How can you become a better mentor?
Advice abounds, but it's often murky: There's no one-size-fits-all template for any relationship, let alone something as malleable as what goes on between mentors and mentees. If becoming a better mentor matters to you, then almost any insider's glimpse into a fruitful relationship of this kind is worth your time.
Which means, you're in luck: Prizewinning author and former MacArthur "genius grant" fellow George Saunders recently penned a detailed timeline of his relationship with two key mentors. The mentors, authors Tobias Wolff and Doug Unger, both taught at the Syracuse University Creative Writing Program, where Saunders enrolled in 1986, when he was 27. Here are some seven lessons from the timeline, which appeared earlier this week in The New Yorker:
1. Offer patience, from day one. In February, 1986, Wolff called Saunders' parents' house and left a message saying Saunders had been accepted to the program. Saunders called him back, clutching his copy of Wolff's 1985 short story collection, Back in the World. "For what seems, in chagrined memory, like 18 hours, I tell him all of my ideas about Art and list all the things that have been holding me back artistic-development-wise," Saunders writes.
All these years later, he remains grateful for how Wolff handled his exuberance. "He's kind and patient and doesn't make me feel like an idiot," notes Saunders. "I do that myself, once I hang up."
2. Offer respect, from day one. Like Wolff, Unger inaugurated his relationship with Saunders with respect for his youthful enthusiasm, even though it bordered on idolatry. Saunders recalls standing outside Unger's office, "ogling his nameplate, thinking: 'Man, he sometimes sits in there, the guy who wrote Leaving the Land.'"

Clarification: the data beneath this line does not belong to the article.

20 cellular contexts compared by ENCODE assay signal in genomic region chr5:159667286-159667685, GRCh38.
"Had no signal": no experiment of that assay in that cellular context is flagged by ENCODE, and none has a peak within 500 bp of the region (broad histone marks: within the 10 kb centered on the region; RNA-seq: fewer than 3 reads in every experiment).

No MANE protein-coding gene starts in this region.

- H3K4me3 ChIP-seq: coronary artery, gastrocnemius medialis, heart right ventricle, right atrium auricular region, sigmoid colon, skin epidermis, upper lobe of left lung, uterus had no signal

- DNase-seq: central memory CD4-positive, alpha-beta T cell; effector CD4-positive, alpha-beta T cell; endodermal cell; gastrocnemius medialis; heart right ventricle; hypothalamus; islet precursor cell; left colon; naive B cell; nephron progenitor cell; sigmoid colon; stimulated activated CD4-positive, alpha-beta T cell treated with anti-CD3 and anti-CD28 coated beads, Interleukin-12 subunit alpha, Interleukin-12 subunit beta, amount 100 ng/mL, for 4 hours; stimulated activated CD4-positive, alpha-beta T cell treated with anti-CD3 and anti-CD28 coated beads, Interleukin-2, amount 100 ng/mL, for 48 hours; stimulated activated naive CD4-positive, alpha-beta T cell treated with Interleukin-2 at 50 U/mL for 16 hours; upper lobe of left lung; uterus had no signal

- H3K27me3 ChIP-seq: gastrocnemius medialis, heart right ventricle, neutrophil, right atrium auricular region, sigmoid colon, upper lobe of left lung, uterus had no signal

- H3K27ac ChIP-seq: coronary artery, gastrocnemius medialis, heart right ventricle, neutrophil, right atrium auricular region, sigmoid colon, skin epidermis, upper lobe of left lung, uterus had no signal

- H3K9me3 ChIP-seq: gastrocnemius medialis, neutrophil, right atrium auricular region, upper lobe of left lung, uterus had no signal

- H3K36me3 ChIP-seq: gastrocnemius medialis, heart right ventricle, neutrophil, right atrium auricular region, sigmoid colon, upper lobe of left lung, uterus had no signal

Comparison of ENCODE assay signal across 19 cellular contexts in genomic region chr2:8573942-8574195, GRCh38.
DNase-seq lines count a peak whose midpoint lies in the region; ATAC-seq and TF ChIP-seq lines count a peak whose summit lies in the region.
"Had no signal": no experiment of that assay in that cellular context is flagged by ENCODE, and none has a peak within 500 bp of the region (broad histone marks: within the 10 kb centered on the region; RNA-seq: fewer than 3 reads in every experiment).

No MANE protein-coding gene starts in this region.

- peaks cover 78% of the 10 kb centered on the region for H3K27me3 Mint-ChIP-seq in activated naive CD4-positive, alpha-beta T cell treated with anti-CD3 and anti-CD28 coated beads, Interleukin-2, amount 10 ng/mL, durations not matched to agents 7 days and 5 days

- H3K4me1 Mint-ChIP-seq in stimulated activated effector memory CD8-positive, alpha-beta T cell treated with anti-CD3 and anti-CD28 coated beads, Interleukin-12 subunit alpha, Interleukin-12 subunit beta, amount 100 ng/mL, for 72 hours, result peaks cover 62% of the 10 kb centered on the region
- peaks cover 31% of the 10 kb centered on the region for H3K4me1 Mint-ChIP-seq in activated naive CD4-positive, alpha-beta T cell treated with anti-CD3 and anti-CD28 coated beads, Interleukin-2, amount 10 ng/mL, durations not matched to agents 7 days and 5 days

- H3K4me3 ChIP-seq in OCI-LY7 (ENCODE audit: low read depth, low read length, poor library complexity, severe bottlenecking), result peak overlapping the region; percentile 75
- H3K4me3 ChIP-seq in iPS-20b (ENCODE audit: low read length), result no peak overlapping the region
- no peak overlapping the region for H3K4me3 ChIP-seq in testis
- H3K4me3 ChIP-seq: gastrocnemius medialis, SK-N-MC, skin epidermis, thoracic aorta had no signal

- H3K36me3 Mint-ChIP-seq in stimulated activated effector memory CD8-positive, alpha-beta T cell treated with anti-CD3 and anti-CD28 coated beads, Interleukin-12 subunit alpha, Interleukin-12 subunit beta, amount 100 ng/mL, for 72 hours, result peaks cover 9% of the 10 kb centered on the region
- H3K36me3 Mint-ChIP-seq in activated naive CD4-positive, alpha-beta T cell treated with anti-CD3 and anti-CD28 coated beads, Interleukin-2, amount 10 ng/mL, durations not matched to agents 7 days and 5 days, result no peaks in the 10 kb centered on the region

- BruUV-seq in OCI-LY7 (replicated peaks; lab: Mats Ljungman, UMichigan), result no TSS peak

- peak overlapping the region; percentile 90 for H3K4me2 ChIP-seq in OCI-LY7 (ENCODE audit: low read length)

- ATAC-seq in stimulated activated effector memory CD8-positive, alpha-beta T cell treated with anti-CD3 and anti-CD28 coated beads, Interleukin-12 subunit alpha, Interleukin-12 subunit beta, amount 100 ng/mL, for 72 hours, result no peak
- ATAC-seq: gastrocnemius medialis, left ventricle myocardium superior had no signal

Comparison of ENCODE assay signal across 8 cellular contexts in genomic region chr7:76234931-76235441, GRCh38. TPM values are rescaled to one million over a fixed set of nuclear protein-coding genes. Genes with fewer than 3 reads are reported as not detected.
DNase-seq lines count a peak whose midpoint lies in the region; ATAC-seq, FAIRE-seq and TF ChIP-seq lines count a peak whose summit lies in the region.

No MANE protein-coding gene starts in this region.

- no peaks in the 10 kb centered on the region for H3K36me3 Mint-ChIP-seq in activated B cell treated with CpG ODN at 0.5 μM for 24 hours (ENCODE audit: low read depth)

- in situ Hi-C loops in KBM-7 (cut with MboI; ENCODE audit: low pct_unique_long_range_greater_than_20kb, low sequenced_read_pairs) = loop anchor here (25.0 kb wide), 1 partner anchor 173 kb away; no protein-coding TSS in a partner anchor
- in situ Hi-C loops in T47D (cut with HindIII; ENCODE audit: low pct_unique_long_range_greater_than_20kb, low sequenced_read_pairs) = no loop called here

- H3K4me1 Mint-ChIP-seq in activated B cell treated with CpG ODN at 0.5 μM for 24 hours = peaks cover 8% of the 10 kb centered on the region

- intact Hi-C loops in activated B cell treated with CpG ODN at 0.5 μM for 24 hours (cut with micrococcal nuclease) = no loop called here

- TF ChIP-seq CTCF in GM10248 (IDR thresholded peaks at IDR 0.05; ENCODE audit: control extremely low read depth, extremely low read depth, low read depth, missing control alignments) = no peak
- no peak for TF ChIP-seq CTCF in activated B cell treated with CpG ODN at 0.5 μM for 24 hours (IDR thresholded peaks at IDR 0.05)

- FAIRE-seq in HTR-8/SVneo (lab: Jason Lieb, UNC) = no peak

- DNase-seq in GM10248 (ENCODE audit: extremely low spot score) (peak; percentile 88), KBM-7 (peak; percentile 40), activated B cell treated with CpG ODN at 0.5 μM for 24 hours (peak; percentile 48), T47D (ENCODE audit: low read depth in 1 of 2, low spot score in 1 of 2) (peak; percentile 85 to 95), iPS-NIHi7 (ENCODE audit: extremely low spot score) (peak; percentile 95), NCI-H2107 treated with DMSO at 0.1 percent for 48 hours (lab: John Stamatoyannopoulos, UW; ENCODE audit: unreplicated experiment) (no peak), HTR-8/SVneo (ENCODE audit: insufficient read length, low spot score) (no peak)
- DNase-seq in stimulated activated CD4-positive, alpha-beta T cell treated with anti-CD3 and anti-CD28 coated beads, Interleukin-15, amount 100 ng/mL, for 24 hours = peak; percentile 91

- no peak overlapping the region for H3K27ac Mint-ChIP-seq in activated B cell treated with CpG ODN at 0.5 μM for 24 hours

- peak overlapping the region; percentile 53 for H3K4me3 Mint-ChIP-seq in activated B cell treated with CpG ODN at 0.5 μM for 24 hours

So he was blown away when Unger invited him inside for a chat--and treated him like a human being. "We chat awhile, as if we are peers, as if I am a real writer too. I suddenly feel like a real writer. I'm talking to a guy who's been in People magazine. And he's asking me about my process."
3. Bonding, early on, goes a long way. In August, 1986, shortly after Saunders' arrival at Syracuse, the entire writing program went dancing one night after an orientation meeting. Afterward, Wolff and Saunders agree they are both too drunk to drive.
"We walk home, singing, probably, Helplessly Hoping," writes Saunders. "In his kitchen, we eat some chicken that his wife Catherine has prepared for something very important tomorrow, something for which there will be no time to make something else. I leave, happy to have made a new best friend."
4. Don't be afraid to show humility. During Saunders' first semester, Unger received a negative review about one of his books and told his students about it. Unger explained where the reviewer went wrong--but also what the reviewer got right.
"He talks about the fact that it was hard for him to get up this morning after that review and write, but that he did it anyway," Saunders says. "We have to learn to honor our craft by refusing to be beaten, by remaining open, by treating every single thing that happens to us, good or bad, as one more lesson on the longer path."
5. Role-model outside the workplace. Saunders fondly recalls a night when Wolff invited students over to watch A Night at the Opera. What he gleaned from this night was a sense of what Wolff was like as a family member. "He clearly adores [his family], takes visible pleasure in them, dotes on them. I have always thought great writers had to be dysfunctional and difficult, incapable of truly loving anything, too insane and unpredictable and tortured to cherish anyone, or honor them, or find them beloved." But in one night, Wolff countered all of Saunders' assumptions.
6. Take time for your mentees, even years later. In 1990, two years after his graduation, Saunders drafted a story he was excited about. He sent the manuscript to Wolff, hoping for a confirmation of his instinct. He was worried Wolff would have no time to read it, with his three kids, his full course load, and his own writing to work on. But within one week, Wolff sent Saunders a generous letter, confirming he was on the right track.
7. View mentorship as an ongoing relationship. In 1996, Saunders' first book came out. In 1997, he himself got a job teaching writing at Syracuse. While screening applicants to the program, Saunders notices that Wolff "never fails to find a nice moment, even when it occurs on the last page of the last story of a doomed application." The lesson, for Saunders, is this: "Good teaching is grounded in generosity of spirit."